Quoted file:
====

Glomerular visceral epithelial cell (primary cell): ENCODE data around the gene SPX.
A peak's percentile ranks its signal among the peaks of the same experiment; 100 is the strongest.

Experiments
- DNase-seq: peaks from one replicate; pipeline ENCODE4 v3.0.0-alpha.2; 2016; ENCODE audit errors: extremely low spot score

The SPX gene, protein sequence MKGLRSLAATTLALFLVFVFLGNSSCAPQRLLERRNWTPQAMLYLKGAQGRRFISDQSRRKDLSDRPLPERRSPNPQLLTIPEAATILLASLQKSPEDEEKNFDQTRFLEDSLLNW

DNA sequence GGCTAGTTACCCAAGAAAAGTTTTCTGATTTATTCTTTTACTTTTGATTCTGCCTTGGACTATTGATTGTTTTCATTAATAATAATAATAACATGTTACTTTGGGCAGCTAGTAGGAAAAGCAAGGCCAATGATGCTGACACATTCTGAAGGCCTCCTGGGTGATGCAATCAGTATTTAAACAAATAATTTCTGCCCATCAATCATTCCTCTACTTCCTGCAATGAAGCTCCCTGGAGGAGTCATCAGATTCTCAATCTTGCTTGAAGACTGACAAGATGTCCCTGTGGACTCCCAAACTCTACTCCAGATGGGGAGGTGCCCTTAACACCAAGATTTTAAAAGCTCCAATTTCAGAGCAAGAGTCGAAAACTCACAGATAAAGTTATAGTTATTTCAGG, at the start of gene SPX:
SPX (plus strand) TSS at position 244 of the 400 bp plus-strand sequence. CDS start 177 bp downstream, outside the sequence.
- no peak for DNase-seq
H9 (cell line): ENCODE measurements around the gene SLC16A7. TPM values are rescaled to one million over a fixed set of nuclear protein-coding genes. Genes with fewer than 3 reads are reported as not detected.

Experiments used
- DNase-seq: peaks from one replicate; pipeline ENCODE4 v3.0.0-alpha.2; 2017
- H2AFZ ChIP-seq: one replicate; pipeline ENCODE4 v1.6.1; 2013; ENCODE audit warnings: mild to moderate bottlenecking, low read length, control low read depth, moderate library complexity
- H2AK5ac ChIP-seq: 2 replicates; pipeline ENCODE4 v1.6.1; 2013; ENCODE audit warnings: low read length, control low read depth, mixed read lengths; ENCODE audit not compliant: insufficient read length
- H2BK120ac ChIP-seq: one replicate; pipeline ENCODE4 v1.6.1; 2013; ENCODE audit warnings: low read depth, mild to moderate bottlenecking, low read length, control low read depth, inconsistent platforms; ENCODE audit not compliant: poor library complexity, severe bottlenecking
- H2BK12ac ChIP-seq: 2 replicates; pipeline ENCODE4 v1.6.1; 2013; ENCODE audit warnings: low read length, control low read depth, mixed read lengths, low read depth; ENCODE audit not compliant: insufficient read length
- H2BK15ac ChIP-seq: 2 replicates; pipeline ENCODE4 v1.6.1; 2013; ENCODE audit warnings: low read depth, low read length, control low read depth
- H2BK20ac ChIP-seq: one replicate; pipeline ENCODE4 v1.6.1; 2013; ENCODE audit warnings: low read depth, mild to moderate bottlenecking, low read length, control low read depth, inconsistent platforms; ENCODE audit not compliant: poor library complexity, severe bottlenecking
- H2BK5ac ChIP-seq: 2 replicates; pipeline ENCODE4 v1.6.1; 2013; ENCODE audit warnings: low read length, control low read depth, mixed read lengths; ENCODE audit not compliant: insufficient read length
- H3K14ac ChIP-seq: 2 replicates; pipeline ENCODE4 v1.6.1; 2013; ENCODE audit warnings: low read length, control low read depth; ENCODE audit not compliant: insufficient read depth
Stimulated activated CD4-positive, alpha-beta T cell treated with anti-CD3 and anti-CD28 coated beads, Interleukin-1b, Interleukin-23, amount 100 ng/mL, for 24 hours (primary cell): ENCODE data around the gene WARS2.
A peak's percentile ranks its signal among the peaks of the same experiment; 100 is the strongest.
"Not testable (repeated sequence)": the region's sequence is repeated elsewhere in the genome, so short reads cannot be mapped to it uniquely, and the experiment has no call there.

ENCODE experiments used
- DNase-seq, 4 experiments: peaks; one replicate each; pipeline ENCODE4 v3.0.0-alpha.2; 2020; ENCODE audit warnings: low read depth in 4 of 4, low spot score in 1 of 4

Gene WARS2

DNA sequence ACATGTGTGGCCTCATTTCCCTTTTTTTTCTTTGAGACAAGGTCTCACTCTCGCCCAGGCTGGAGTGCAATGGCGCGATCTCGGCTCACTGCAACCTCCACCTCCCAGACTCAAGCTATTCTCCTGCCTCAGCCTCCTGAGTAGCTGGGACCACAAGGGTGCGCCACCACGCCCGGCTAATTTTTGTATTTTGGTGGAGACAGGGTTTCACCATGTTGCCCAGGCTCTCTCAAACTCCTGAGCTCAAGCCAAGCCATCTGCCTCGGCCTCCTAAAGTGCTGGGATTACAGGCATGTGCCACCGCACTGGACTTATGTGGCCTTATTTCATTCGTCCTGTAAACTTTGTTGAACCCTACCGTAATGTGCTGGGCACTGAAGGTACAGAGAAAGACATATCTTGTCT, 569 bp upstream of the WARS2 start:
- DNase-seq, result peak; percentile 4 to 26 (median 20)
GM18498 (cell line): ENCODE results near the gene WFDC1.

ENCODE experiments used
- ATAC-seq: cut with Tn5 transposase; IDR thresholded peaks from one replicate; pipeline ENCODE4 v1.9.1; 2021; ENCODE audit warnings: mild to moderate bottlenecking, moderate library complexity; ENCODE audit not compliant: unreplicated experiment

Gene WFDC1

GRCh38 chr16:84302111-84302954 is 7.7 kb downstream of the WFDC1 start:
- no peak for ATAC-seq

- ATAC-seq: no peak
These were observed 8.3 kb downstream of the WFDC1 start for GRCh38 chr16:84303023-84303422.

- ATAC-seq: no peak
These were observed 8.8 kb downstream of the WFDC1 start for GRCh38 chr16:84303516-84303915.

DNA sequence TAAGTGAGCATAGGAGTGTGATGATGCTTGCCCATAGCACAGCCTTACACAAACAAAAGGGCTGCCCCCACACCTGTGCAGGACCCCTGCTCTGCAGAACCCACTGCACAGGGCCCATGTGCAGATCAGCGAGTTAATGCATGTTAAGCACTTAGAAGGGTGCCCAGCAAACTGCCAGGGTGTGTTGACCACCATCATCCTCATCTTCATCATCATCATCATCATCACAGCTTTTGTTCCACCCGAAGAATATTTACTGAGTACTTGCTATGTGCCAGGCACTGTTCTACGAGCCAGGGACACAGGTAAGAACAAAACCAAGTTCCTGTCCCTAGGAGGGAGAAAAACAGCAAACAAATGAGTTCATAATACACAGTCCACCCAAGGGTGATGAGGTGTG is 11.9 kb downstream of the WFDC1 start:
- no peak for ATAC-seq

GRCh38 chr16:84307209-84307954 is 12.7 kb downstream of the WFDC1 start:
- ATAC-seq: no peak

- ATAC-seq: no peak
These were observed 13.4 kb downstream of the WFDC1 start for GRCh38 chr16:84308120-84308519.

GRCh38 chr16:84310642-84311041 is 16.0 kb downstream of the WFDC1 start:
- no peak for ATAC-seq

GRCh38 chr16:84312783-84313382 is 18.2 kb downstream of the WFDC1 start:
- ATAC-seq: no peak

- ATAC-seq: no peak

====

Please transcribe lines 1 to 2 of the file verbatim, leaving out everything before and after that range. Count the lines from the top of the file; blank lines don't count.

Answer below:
Glomerular visceral epithelial cell (primary cell): ENCODE data around the gene SPX.
A peak's percentile ranks its signal among the peaks of the same experiment; 100 is the strongest.